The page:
Try 1 month for 99¢

GARY | The Gary Community School Corp. needs a minimum of $6.5 million to repair and renovate some of the school buildings that will be open this fall.

The schools that will be open in Gary are Banneker, Bailly, Beveridge, Glen Park Academy, Jefferson, Marquette, McCullough and Williams elementary schools, along with West Side, Wirt-Emerson and the Gary Area Career Center. The school board voted Thursday to make Dunbar-Pulaski the city-wide middle school. The vast majority of those buildings need renovation.

Gary schools Superintendent Cheryl Pruitt said the money for repairs will come from the general fund. School leaders hope closing five school buildings and teacher and staff retirements will free up money for capital projects and building improvements. Repairs for Bailly are expected to come from insurance to restore the storm-ravaged building.

Gary school Facilities Director Charles Prewitt said several of the buildings need roof repairs, painting, new ceiling tile and boiler repairs. The district has not even been able to keep up with lawn maintenance, and a crew from the Lake County work release program has helped out this summer with lawn work, he said.

Prewitt said five people cut grass, including a couple of temporary people, one plumber, three electricians, one sheet metal worker, one painter, two glazers, four carpenters and two pipefitters. As a result of vandalism at school buildings, Prewitt said glass windows have been replaced with 40-inch plexiglass. He said it prevents windows from being broken into but offers little in energy efficiency.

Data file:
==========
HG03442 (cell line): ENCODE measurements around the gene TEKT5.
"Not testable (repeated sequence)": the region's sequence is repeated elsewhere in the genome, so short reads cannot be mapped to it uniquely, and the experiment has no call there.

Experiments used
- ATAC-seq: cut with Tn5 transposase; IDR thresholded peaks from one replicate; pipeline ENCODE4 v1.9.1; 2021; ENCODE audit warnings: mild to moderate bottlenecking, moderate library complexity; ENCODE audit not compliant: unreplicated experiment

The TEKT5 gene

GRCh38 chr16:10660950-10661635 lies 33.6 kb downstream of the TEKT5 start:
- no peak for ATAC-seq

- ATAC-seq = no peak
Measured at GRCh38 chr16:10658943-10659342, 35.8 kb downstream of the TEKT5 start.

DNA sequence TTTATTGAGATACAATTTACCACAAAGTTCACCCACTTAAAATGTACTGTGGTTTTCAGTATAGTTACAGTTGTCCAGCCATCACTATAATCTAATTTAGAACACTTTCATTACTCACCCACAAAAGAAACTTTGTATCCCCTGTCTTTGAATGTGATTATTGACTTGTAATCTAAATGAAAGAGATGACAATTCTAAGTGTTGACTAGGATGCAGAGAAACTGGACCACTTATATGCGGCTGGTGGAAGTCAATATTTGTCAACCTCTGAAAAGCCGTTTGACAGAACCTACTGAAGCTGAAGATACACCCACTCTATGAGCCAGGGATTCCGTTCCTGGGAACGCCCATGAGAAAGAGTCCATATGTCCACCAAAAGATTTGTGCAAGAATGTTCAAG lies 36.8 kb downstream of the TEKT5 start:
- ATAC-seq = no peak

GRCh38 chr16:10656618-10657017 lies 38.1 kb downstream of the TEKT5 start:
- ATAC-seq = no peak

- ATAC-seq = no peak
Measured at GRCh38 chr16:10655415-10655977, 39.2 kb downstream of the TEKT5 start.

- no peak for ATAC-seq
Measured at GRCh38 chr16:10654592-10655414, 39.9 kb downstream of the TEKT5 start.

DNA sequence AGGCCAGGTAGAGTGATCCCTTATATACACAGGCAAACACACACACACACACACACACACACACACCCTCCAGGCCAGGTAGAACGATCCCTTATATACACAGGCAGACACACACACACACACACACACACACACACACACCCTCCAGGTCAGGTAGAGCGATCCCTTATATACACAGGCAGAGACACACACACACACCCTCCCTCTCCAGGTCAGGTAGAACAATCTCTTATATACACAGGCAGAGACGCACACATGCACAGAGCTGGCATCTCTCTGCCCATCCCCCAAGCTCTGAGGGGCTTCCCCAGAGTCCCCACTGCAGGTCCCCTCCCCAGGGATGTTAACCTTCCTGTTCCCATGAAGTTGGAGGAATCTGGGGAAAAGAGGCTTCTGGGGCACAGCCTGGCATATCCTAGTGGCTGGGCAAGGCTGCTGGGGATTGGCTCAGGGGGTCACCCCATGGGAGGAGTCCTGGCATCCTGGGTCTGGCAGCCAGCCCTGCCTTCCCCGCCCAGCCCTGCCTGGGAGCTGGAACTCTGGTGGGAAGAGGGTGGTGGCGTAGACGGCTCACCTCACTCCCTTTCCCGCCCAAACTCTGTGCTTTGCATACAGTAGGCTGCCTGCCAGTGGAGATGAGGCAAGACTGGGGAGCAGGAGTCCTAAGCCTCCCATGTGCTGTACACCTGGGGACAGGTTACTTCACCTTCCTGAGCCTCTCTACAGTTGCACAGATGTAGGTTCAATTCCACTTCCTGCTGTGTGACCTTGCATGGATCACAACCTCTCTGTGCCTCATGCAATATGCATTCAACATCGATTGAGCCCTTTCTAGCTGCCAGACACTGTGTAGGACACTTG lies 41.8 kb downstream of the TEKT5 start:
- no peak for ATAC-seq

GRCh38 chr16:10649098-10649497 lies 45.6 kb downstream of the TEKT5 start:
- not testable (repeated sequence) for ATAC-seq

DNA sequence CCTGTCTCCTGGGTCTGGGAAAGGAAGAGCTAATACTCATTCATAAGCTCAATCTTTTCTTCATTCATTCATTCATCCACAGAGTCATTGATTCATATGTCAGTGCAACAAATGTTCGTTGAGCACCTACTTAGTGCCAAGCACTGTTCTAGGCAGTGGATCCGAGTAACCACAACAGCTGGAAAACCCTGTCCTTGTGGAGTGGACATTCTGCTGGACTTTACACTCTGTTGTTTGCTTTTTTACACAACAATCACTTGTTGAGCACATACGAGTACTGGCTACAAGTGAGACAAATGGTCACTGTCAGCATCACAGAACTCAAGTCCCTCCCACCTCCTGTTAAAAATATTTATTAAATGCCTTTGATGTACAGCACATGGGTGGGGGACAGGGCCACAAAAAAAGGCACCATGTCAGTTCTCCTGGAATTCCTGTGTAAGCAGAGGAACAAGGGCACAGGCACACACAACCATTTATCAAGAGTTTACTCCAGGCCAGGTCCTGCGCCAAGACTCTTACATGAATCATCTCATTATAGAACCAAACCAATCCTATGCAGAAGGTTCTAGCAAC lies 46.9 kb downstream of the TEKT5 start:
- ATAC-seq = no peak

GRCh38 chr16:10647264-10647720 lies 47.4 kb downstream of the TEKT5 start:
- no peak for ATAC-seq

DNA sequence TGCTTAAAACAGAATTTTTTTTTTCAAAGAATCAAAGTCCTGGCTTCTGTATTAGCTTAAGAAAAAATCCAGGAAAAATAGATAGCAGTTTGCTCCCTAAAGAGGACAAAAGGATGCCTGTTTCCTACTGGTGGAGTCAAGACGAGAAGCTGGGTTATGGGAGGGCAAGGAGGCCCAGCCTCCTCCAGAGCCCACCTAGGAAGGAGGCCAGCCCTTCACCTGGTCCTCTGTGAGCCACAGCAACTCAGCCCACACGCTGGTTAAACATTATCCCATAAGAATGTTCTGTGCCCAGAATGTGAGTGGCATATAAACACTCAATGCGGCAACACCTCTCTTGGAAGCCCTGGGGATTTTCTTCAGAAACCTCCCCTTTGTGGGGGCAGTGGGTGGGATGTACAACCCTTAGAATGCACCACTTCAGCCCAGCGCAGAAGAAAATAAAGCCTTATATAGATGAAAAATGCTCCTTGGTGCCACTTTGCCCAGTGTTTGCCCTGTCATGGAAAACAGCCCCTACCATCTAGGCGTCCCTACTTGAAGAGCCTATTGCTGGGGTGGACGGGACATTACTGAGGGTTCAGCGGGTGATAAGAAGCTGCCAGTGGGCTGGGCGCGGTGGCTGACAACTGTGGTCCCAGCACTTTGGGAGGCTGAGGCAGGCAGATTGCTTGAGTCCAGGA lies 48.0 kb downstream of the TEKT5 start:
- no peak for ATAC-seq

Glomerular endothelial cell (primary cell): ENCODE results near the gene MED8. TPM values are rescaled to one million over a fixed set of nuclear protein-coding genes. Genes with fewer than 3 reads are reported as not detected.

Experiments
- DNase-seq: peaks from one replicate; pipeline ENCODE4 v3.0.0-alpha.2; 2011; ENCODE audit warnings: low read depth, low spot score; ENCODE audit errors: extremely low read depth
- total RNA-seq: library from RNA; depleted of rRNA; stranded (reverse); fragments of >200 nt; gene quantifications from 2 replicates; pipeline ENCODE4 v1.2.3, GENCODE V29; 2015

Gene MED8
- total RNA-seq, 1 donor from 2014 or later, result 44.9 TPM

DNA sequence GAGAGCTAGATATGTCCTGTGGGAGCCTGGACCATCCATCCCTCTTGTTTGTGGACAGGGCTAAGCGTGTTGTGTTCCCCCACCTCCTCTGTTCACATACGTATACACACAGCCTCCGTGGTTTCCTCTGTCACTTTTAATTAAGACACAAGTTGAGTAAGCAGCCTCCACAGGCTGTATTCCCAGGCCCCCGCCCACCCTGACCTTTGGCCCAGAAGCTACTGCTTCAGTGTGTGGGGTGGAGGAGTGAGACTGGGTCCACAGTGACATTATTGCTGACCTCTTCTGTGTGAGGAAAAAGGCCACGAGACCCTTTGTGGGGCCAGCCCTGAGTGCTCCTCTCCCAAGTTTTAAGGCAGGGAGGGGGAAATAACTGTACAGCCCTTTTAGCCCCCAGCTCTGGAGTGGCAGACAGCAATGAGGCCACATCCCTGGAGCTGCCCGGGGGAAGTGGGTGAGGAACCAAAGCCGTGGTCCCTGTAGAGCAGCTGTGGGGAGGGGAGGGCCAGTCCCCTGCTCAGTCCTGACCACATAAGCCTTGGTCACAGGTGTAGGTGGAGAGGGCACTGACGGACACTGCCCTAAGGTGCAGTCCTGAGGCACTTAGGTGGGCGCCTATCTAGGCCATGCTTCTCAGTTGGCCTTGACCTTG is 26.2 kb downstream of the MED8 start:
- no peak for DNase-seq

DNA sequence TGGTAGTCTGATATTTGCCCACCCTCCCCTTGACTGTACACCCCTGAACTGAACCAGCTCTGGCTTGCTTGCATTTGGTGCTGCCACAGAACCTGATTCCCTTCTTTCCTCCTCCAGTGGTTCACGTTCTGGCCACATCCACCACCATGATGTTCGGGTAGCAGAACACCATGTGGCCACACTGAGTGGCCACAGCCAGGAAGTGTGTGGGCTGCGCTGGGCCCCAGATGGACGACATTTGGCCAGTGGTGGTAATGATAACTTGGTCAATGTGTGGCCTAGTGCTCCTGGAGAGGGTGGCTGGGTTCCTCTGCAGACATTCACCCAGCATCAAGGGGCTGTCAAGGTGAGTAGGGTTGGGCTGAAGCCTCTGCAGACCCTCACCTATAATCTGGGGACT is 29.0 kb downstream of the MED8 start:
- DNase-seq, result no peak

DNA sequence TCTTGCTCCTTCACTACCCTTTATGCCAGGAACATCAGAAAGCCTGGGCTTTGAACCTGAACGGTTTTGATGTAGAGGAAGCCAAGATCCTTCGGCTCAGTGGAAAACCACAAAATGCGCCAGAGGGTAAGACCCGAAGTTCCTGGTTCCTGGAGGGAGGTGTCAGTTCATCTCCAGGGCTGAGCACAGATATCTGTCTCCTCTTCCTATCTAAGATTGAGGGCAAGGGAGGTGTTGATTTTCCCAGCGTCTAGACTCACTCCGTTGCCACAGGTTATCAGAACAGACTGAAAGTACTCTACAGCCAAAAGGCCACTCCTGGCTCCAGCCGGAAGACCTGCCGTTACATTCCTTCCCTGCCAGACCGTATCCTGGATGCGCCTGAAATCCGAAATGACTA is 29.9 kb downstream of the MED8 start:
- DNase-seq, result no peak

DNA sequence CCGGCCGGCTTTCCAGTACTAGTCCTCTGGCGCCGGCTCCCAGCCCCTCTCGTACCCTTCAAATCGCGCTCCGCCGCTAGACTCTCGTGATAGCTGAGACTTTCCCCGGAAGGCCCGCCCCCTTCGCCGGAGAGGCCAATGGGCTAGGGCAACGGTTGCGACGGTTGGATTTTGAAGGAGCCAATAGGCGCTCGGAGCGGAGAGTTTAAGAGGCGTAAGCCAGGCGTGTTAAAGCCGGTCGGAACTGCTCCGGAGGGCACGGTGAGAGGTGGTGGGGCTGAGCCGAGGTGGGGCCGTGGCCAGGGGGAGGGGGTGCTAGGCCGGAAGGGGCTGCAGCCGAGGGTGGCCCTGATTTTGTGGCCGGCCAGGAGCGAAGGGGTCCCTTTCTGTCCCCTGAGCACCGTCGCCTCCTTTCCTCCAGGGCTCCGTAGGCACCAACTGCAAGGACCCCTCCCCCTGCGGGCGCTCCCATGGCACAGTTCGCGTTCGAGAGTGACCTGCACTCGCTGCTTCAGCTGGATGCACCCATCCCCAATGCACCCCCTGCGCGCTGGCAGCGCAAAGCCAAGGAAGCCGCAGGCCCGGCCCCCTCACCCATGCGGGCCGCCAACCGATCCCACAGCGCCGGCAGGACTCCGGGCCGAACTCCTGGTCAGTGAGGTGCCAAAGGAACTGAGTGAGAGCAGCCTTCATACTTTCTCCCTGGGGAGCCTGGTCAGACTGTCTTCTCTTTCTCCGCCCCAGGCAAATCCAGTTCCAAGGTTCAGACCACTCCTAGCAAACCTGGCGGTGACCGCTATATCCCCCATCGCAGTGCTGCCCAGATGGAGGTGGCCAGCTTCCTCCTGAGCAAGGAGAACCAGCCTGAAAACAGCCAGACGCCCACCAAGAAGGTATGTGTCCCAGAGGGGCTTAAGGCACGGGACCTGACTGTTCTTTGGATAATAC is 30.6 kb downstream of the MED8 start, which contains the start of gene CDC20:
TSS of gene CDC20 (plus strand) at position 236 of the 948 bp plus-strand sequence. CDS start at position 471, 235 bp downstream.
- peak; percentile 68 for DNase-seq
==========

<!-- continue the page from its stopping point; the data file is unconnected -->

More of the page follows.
"We are behind on maintenance," Prewitt said.

"We don't have the resources to get everything done that needs to be done. We've had problems with vandalism. It's an urban environment with many low-income residents. It's a difficult situation. Crime seems to be highest in this area, which has the least amount of economic ability. It's too late to sugarcoat it. We can't keep patching these buildings. It's like putting a Band-Aid on a bullet wound. My goal is to have a three-year plan, a five-year plan and a 10-year plan for the district.

"We've had to make some hard decisions, and we have had to make them quickly. We're asking all of our employees to put forth an extra effort to assist us with the impending reorganization. We hope to begin moving in mid-July," he said.

Gary school leaders have said property tax caps, declining enrollment and a 42 percent tax collection rate in Gary have hurt the schools. According to the Indiana Department of Local Government Finance in 2014, the city of Gary lost a total of $47 million because of property tax caps. For the school district alone, that was $9,974,115. Those tax caps impact funds associated with the capital projects, transportation and bus replacement funds.

Hope for more money seen in next legislative session

Sen. Earline Rogers, D-Gary, said she has met with the superintendent and some School Board members to see how the state can be of assistance. Rogers said she has talked to the Senate Appropriations Committee, a panel instrumental in crafting the state budget and school funding formula of which she is a member, about what might be available from the Indiana General Assembly.